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Malaysian customs chief wins top prize at Asia Tax Awards

Malaysian Customs Commissioner

The official with ultimate responsibility for the introduction of goods and services tax (GST) in Malaysia has won the award for Asia Tax Commissioner of the Year at International Tax Review's Asia Tax Awards in Singapore tonight.

Dato' Sri Khazali Bin Haji Ahmad, Director General of Customs, Royal Malaysian Customs and his department completed the successful implementation of GST, at a rate of 6%, on April 1 last year. In spite of protests against the tax around the time of its one-year anniversary last month, more than 400,000 companies have registered for the GST and more than RM30 billion ($7.7 billion) was collected from companies in 2015, which was more than the government’s target of RM27 billion target. Bin Haji Ahmad became director general of customs nearly four years ago, on June 22 2012.  

The director-general’s award was one of 61 presented at a dinner in Singapore. It was the sixth Asia Tax Awards ceremony, though the first since 2010.

KPMG was the most successful firm, winning 14 awards, including Asia Tax Firm of the Year and Asia International Tax Firm of the Year. They were followed by Deloitte, winners in 11 categories, PwC, who won seven awards and Baker & McKenzie, victorious six times. EY and Yulchon, with two apiece, were the other multiple winners. Twenty four different firms won awards.

As well as the award for bin Haji Ahmad, individual winners included Mark Tamayo of SGV & Co in the Philippines, who won the award for Asia tax practice leader of the year; Shanwu Yu of Baker & McKenzie, who was named transfer pricing practice leader of the year, and Tarun Gulati, of PDS Legal in India, who won in the tax disputes & litigation practice leader of the year category.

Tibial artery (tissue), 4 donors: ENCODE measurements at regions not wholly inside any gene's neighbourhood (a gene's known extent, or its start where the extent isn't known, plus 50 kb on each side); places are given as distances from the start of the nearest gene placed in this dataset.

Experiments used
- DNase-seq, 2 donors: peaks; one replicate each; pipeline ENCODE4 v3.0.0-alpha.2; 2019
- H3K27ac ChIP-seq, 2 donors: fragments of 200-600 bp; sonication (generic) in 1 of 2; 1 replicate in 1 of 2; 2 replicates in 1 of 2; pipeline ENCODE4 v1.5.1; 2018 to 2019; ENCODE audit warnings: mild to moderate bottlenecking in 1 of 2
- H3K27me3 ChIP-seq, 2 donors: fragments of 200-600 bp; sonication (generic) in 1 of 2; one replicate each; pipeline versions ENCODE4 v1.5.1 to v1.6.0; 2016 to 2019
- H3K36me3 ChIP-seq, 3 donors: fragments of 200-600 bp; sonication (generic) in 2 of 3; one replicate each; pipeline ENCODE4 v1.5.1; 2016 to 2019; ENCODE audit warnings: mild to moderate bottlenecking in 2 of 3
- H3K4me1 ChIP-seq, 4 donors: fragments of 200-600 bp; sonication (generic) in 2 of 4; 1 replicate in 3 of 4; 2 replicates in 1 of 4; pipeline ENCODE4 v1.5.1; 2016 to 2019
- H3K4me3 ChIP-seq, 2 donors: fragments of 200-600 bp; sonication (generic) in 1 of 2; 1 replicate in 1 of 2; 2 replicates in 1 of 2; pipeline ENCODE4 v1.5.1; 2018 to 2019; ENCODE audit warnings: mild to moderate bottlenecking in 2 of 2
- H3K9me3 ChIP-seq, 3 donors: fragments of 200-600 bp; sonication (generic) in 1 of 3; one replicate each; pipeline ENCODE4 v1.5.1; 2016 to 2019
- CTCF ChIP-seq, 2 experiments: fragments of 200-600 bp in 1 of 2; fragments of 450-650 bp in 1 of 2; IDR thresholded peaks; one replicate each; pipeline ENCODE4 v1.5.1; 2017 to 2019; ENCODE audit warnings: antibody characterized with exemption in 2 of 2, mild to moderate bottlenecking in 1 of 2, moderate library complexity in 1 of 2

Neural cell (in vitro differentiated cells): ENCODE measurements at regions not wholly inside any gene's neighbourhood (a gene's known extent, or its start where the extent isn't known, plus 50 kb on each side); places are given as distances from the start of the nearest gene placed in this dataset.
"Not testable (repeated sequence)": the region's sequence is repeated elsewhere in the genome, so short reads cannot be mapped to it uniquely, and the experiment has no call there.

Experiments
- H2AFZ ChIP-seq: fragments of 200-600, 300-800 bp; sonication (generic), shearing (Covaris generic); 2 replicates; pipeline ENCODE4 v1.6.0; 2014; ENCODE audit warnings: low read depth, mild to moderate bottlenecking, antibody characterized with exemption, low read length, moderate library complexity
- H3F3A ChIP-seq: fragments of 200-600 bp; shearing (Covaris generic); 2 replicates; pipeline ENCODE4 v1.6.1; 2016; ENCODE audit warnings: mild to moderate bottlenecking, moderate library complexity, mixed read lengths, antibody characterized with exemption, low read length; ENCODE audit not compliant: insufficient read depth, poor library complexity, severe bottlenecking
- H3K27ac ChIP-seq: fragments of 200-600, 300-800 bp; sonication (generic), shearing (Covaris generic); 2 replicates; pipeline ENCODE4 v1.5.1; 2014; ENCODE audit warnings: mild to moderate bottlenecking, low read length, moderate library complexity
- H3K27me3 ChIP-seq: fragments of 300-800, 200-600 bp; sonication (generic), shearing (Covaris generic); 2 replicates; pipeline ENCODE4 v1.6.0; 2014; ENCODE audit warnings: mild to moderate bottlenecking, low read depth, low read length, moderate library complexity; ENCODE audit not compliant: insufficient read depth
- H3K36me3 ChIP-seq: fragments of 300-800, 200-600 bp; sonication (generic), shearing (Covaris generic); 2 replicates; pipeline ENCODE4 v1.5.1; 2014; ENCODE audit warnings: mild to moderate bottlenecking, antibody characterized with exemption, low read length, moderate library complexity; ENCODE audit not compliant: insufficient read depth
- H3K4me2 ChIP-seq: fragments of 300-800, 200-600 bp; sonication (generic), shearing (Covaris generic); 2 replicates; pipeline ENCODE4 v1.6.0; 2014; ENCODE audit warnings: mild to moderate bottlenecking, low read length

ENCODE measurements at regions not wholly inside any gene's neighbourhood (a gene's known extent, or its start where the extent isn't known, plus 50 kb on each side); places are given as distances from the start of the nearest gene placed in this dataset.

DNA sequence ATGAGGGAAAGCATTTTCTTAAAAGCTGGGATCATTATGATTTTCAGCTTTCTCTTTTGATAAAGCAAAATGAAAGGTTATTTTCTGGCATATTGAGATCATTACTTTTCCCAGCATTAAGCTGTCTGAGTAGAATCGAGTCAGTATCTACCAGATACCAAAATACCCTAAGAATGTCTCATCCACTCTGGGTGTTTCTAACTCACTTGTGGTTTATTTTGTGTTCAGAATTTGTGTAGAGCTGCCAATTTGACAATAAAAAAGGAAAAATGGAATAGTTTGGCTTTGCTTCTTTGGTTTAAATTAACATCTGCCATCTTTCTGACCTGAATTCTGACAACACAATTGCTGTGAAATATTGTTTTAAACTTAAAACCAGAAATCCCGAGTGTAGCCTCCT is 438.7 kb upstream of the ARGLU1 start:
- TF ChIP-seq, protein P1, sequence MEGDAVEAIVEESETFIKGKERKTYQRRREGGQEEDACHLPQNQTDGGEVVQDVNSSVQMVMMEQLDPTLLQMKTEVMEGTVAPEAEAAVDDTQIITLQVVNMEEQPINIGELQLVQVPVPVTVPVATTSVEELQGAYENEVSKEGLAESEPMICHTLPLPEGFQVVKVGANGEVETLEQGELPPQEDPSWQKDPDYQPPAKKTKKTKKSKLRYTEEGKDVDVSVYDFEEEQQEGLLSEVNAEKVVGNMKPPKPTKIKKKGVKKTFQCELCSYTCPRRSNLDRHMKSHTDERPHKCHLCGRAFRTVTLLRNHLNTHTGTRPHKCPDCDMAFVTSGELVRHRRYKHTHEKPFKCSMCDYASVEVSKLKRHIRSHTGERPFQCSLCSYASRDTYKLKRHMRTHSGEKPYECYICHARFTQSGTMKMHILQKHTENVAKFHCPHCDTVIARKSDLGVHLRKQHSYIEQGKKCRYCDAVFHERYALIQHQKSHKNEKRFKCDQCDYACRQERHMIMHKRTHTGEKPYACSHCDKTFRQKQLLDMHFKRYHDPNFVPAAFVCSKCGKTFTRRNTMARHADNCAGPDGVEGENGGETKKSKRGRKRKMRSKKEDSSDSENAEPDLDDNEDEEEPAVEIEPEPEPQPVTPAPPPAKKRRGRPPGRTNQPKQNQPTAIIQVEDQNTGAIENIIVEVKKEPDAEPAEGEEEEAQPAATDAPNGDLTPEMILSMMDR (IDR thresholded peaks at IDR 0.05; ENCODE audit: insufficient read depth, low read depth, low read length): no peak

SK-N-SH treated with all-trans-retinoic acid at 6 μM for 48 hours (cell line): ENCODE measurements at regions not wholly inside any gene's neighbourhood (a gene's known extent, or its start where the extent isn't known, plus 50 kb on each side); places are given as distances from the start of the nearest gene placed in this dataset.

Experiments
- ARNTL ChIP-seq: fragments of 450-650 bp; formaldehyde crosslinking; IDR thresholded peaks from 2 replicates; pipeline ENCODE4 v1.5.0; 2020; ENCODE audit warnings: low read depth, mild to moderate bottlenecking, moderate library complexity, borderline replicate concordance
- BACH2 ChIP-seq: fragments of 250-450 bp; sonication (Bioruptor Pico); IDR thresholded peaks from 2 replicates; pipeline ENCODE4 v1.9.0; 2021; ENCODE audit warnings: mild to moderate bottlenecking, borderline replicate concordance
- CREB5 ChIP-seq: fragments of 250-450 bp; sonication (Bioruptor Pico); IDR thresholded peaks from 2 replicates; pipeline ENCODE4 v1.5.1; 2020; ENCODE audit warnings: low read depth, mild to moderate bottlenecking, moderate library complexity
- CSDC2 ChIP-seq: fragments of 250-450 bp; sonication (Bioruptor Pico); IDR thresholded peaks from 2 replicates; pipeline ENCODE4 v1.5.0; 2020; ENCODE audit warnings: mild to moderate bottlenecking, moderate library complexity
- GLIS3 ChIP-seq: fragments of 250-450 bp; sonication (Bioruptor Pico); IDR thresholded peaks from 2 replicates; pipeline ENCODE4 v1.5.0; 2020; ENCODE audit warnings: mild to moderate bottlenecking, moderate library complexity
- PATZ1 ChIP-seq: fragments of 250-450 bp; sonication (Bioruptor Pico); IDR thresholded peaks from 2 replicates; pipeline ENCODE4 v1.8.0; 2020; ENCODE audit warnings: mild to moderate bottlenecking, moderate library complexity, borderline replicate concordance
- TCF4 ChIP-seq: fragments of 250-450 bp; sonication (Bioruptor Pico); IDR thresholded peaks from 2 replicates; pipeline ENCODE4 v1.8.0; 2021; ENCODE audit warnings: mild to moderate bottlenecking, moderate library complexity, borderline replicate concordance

Download the winners here

Read about the announcement of the shortlists here


Between January and February 2016, companies, law firms, tax advisers, accountants and other tax service providers from these jurisdictions:

Australia; China; Hong Kong; India; Indonesia; Japan; Malaysia; Myanmar; New Zealand; Pakistan; Philippines; Singapore; South Korea; Taiwan; Thailand and Vietnam

were eligible to submit three examples of their best work for consideration for the national tax, transfer pricing, and litigation and disputes awards.

The awards for Asia Tax Firm of the Year, Asia Transfer Pricing Firm of the Year, Asia Tax Litigation and Disputes Firm of the Year, Asia Indirect Tax Firm of the Year and Best Newcomer (international tax practices of <5 years) will be judged from these submissions.

There were separate submission forms for the regional awards covering indirect tax, tax transactions, US corporate tax, FATCA / withholding tax, tax compliance & reporting, global mobility services, innovation and tax technology.

The awards will be judged according to:

  •  Size (Not conclusive, though it does indicate what a tax team is capable of taking on)

  •  Innovation (Did the advice the firm gave show something more than the straightforward answer that is commonly used?)

  • Complexity (Did the matter address tax issues that were out of the ordinary and what ingenuity did the firm show to solve them?)

  • Impact (What impact did the advice have on the taxpayer? For example, did it help them take over their biggest rival? Issue equity and debt in a particular market for the first time? Win an unprecedented judgement in court? Where did it help them become more efficient and profitable? Was there a demonstrable effect on official policy development?

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